Bartleby the Scrivener is a contemporary narrative by Herman Melville about the life of Bartleby narrated by his employer, the lawyer. Bartleby is a peculiar individual who defies societal norms and has strange interactions with his employers, colleagues and the general society. The lawyer, Bartleby’s employer, tries to hold rational discussions with Bartleby over his peculiar preferences to no avail. Despite the lawyer’s desire to understand and help Bartleby, he chooses to retain his work reputation over the need to help Bartleby. Therefore, the narrative reveals that although societies accept capitalism as a civilization, capitalism can push individuals to levels where they decide to escape civilization.
In a society run by capitalists, they must continue maximizing their profits to increase their wealth. The lawyer aims to grow his practice, which eventually leads to the need for him to acquire more office space and labor to assist in his daily tasks. The lawyer acquires space in Wall Street and hires three workers; Turkey and Nippers, copyist, and Ginger Nut, the office-boy. Although the lawyer’s firm does well to maintain him and his workers, the lawyer still pays his workers’ meagre wages such that Turkey’s low income could barely afford him a lustrous coat (Melville 1473). The lawyer’s willingness to have Turkey only work in the mornings when he was most productive rather than have him within the office premises when he was less productive and irritable in the afternoon exhibits his capitalist mentality (Melville 1472). The lawyer was willing to overlook some of his employees’ shortcomings as long as they were profitable in some way to him. Similarly, with Bartleby, the lawyer was willing to overlook his preference not to do something as long as he kept copying (Melville 1479). However, the moment Bartleby’s presence and preferences become a nuisance and scandalize his reputation; the lawyer quickly dismisses him (Melville 1489). Capitalists are willing to do everything to protect their sources of income, regardless of the impact it has on their workers.
Employers with a capitalist mindset hardly care about their employees’ well-being, which might have detrimental effects on their employees. The narrative depicts the lawyer as a man who hardly cares about his employees’ well-being unless they have queer tendencies like Bartleby. For instance, nippers had a pretty uncomfortable desk, and the lawyer made no effort to remedy this for him (Melville 1472). Workers tired of the capitalist system may choose to rebel against it leading to behaviors that show an escape from civilization. An individual who escapes civilization acts contrary to the expectations of a civilized society. The society depicted by Herman Melville is one whose civilization required individuals to work and submit to their employer’s demands. For instance, we see that both Turkey and Nippers submit to all of the lawyer’s instructions and use terms such as “With submission sir” when addressing the lawyer (Melville 1472). The lawyer also states that he expected “instant compliance” from his employees when he beckoned them to perform any task (Melville 1475). However, Bartleby does not conform to this expectation defies the expected employer-employee relationship.
Bartleby’s behavior results from a desire to escape civilization. Bartleby severally says that he “prefers not to” perform some of the tasks that the lawyer kept requesting him to perform, such as examining his copies (Melville 1476). Moreover, despite the premises belonging to the lawyer, when the lawyer wanted to access them on Sunday, he found Bartleby using the premises as his home, and Bartleby orders the lawyer to take a walk while he arranges the premises (Melville 1480). Bartleby’s behavior was unacceptable, and it rattled both his employer and his colleagues. It was unnatural for a man to make his work premises his home, hardly eat, be friendless and live a life of solitude as Bartleby did. Furthermore, Bartleby got tired of his job and quit but still refused to leave the premises (Melville 1484). Despite the lawyer’s incessant request for Bartleby to leave the premises, Bartleby refused to comply, eventually forcing the lawyer to vacate the premises (Melville 1490). Bartleby remained within the premises and became a nuisance to the tenants, causing the landlord to have him arrested and placed in jail where he starved himself to death (Melville 1490. Later on, the lawyer discovered that Bartleby was a product of a capitalist system that had exploited his services and, once tired of him, dismissed him without being mindful of the job’s effect on his well-being (Melville 1494). Bartleby’s life illustrates how an individual who escapes civilization can become a discomfort to those around him despite efforts to try and extend help to him.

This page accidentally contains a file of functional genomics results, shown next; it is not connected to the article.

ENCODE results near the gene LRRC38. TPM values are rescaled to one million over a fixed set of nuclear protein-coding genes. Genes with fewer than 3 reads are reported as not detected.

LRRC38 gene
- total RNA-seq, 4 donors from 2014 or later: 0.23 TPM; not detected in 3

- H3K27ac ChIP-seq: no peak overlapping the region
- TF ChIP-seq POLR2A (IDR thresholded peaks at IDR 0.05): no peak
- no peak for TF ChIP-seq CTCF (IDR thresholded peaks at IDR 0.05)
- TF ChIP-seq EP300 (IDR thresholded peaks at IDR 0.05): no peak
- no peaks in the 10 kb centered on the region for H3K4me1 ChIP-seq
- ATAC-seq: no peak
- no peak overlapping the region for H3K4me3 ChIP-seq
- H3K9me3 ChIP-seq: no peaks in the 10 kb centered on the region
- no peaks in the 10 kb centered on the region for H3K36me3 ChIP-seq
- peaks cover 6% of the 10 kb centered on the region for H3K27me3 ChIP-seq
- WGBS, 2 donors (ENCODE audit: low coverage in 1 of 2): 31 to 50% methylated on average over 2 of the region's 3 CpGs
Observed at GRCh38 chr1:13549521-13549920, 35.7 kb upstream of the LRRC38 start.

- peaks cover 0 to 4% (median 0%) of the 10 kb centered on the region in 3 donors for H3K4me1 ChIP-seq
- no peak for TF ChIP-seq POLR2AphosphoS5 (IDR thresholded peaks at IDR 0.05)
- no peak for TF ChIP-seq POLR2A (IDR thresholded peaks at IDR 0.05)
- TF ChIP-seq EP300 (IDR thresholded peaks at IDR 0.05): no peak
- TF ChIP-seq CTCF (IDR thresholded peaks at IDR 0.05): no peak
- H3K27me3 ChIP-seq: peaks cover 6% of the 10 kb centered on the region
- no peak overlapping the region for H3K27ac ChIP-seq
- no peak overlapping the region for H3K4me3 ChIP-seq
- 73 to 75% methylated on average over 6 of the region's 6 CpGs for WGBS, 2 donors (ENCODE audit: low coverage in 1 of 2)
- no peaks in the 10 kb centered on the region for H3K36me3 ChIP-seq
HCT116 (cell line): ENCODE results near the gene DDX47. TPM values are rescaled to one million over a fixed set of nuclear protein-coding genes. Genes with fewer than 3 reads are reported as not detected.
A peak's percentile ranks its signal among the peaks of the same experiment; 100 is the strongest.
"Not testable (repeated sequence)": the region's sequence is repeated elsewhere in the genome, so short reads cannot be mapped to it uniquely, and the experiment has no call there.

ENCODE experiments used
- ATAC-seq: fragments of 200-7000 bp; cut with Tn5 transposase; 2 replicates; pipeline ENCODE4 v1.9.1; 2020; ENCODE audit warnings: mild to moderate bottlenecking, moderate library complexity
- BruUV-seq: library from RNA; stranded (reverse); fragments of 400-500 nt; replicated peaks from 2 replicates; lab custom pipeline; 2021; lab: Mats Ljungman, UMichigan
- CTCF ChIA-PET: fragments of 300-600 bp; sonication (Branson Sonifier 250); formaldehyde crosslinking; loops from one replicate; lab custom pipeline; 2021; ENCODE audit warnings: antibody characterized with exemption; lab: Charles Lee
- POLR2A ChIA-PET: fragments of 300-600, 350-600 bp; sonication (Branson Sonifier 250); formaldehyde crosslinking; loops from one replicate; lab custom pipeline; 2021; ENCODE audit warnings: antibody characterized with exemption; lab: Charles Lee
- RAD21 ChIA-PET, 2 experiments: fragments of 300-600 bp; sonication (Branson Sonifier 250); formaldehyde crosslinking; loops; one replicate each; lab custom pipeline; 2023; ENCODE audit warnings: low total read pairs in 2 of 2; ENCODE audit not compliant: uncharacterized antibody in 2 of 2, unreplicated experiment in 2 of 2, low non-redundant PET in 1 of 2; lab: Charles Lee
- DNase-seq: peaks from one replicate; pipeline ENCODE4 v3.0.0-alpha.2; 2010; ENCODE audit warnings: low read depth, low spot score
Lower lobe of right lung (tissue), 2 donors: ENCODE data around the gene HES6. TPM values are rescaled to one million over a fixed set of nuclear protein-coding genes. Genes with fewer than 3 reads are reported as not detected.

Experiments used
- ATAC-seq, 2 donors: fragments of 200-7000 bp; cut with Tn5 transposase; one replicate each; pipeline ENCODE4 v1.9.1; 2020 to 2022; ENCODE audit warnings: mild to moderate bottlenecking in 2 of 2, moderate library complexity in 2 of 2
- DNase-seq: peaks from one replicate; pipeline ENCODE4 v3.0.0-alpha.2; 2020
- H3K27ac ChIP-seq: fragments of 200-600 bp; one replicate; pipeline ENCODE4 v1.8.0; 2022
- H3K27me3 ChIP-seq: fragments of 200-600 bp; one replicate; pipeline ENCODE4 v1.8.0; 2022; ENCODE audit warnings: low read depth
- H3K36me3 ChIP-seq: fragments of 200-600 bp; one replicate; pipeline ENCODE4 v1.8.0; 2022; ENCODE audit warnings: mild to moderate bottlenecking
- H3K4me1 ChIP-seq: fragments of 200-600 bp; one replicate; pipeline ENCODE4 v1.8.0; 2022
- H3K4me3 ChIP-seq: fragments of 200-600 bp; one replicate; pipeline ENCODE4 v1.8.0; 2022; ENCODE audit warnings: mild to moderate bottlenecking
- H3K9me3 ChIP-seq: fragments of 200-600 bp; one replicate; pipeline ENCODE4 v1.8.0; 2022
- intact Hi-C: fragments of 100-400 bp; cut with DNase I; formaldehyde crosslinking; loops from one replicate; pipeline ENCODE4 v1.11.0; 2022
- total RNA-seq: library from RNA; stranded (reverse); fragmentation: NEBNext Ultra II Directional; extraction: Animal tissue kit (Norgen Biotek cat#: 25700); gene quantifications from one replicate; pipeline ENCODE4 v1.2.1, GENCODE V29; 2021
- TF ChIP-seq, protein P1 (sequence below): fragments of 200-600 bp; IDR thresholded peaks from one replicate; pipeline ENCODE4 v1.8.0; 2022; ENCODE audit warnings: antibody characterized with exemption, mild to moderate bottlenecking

Although society accepts the capitalist system as a civilization, it can push individuals to levels where they decide to escape civilization. The lawyer in the narrative was a capitalist whose desire was to expand his practice and gain wealth. Expansion of his business led to him hiring extra help for the tasks he did. One of the people he hired was Bartleby, who, although he was a proficient worker, exhibited odd habits such as preferring not to perform some tasks and using the lawyer’s premises as a home. The narrative amplifies Bartleby’s escape from civilization when he refuses to leave the lawyer’s premises despite being dismissed from his duties. Later on, the lawyer learns that Bartleby was a product of a capitalist society that pushed him to escape civilization.
Melville, Herman. “Bartleby the Scrivener.” The Norton Anthology American Literature. 9th ed., edited by Robert S. Levine, W. W. Norton & Company, 2016, pp. 1469-1495.